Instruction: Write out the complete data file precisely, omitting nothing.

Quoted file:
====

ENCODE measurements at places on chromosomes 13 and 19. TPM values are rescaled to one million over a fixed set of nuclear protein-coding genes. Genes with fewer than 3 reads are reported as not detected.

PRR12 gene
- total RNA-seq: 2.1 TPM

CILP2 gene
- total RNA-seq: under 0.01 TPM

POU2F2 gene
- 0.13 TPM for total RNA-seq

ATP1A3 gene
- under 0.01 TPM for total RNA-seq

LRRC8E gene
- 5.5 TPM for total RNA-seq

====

ENCODE measurements at places on chromosomes 13 and 19. TPM values are rescaled to one million over a fixed set of nuclear protein-coding genes. Genes with fewer than 3 reads are reported as not detected.

PRR12 gene
- total RNA-seq: 2.1 TPM

CILP2 gene
- total RNA-seq: under 0.01 TPM

POU2F2 gene
- 0.13 TPM for total RNA-seq

ATP1A3 gene
- under 0.01 TPM for total RNA-seq

LRRC8E gene
- 5.5 TPM for total RNA-seq